So LET'S JUST WRAP THIS UP (shall we?)
If you'd like to install it in a path that differs from the default installation path, then you can do that, there's no problem in that, and in fact is encouraged. The gain would be no problems with UAC if it is turned on and a short file pathway.
However, If you'd like to install them both in the default installation path (the program files), then it would be less of a hassle to turn UAC off, which is not recommended if you run a lot of unfamiliar programs. The only gain out of this is, well...symmetry, as all the programs you will have are in the program files.

I, for one, don't run anything unfamiliar, and I also have some sort of OCD, so I stuff it in the program files and turn UAC off.
Others may attempt different approaches, but, once again, "To each man his own"
If anyone would like to correct me, feel free to, because I'm sure I would interfere with lots of opinions (or facts for that matter)

(I have a feeling the OP stopped caring for these posts)
 
#15
Many thanks to all you all for taking the time to reply. On my other machine i have got FSX with Win 7, so far never had any problems with UAC. So hopefully will continue.

Regards.
 
#16
Just some observations. No argument here.

My experience with UAC. Yours may be different.

What it won’t do.

1. It won’t protect you from viruses. I can’t tell you how many computers I’ve cleaned that had UAC turned on, but got nasties. Besides, viruses go for the registry and Windows folders.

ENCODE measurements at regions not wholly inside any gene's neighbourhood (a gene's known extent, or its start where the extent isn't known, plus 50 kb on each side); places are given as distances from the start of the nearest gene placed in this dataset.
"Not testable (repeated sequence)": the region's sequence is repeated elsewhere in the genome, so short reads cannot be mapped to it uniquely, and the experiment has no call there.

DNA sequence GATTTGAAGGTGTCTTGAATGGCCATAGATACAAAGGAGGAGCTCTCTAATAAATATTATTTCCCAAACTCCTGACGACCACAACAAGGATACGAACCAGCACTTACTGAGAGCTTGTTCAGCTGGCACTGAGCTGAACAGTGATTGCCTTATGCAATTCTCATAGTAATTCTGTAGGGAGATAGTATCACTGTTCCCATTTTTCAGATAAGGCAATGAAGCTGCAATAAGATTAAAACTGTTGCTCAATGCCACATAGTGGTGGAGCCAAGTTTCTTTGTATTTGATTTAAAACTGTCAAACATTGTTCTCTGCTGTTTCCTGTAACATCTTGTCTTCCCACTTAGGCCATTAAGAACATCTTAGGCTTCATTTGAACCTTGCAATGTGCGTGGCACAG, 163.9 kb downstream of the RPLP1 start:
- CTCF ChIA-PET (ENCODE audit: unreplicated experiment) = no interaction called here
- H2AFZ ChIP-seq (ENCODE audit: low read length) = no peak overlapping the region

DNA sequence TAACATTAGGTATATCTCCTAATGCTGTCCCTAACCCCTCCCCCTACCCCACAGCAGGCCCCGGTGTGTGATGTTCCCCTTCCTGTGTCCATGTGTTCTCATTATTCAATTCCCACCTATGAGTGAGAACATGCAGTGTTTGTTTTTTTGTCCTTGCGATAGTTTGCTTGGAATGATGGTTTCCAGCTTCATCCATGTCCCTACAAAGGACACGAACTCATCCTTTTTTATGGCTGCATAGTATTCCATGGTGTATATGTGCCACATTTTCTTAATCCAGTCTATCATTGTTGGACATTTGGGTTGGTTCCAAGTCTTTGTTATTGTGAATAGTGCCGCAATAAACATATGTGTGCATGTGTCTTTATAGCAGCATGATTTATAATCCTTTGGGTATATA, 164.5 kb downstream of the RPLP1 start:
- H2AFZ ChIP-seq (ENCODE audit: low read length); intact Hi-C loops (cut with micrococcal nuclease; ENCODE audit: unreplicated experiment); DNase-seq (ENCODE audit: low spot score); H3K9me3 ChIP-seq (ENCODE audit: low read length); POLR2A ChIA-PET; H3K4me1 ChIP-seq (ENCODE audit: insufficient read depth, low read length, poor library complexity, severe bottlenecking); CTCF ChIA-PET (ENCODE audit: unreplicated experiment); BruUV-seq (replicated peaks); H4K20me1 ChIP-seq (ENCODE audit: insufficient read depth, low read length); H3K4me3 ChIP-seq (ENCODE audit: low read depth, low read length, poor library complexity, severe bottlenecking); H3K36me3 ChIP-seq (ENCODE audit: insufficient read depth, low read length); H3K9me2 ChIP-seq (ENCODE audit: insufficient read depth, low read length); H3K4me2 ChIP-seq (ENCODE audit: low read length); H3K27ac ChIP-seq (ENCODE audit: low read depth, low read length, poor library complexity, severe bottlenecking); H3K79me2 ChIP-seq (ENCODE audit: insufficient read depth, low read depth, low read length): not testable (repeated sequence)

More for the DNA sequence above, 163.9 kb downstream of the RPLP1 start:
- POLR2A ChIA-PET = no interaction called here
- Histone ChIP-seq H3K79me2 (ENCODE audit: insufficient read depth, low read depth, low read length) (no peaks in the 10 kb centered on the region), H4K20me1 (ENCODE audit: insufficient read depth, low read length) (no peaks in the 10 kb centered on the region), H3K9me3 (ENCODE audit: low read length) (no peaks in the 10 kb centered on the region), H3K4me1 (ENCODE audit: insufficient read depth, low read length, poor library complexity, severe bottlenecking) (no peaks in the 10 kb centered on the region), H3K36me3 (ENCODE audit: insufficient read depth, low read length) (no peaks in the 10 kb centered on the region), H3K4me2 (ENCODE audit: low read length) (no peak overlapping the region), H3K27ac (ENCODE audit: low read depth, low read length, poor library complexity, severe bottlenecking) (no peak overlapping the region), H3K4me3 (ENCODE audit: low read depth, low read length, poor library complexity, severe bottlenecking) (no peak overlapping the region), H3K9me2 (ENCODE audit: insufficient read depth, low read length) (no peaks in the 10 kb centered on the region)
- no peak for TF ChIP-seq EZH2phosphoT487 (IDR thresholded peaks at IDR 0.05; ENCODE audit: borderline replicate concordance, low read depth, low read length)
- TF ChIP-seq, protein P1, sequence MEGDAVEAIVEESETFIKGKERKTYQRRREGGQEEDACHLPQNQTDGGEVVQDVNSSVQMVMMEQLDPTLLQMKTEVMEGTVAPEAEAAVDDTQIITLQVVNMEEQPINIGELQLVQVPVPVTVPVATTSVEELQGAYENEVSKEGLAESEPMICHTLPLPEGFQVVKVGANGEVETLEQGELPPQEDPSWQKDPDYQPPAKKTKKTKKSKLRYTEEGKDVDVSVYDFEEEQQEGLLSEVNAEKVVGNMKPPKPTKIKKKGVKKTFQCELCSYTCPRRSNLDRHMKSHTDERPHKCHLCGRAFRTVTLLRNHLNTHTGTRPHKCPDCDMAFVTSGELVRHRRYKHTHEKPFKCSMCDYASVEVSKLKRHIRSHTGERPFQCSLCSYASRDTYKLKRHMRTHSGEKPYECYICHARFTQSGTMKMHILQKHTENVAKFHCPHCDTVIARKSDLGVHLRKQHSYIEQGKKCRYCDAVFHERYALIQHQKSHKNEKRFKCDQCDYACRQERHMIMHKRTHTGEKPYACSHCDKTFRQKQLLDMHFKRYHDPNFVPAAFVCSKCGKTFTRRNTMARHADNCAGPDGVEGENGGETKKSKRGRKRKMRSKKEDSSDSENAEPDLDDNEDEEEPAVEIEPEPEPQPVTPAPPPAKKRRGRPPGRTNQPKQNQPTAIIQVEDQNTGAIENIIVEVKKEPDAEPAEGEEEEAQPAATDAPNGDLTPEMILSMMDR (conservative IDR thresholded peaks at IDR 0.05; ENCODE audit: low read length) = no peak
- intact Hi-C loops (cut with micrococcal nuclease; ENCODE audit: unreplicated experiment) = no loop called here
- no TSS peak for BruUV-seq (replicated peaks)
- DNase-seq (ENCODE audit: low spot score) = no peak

B. It won’t organize your computer. You do that. I think the only reason so many programs want to install to the C:\ Programs folder is because then folks don’t have to think. MS has provided a default place to install things. That doesn’t make it the best place. Even then, 32 bit and 64 bit programs get installed in different folders. Folks who use their computers for more that surfing and email might have more that one drive, and can take care of themselves. It can be a shock for those coming from XP to find out that their account in W7 is not automatically an administrator account. While having a low permissions account is safer online, it can be a pain for those who know a little more about using a computer

2. It won’t make you happy. After all, being happy is the most important thing.


What it will do.

1. It will make it difficult for someone to alter your files by mistake or on purpose. If you are the only person that uses your computer, you may not need this protection. Remember the first time you tried to alter that cfg file only to not be granted permission? To bypass this all you had to do was open Notepad first, browse to the file, alter and save. So much for protection.

Yes, if you are having trouble getting something to run, right click and run as administrator. Again, kind of defeats the purpose of UAC, don’t you think?

One last rant. Seems to me that if companies want me to use the web for everything (life in the cloud) then they ought to supply for free AV that works. No such thing. If the Pentagon gets hacked, what hope is there for the rest of us? I know, some will say “You should use “blah blah”. I use it and have never had a virus.” Really? How do you know? Because a scan never showed one? Viruses today can totally hide themselves. The best hope one has to run at least one rootkit scanner. Two or three are even better. That, or reinstall the OS every few months. Wait, some of us do that anyway. Not always by choice.

To stay on topic...

I did hear of a few cases where someone had both sims on one HDD, and tried to deleat on, and then the other wouldn't start. But I suspect those computers might have had other problems.

Bob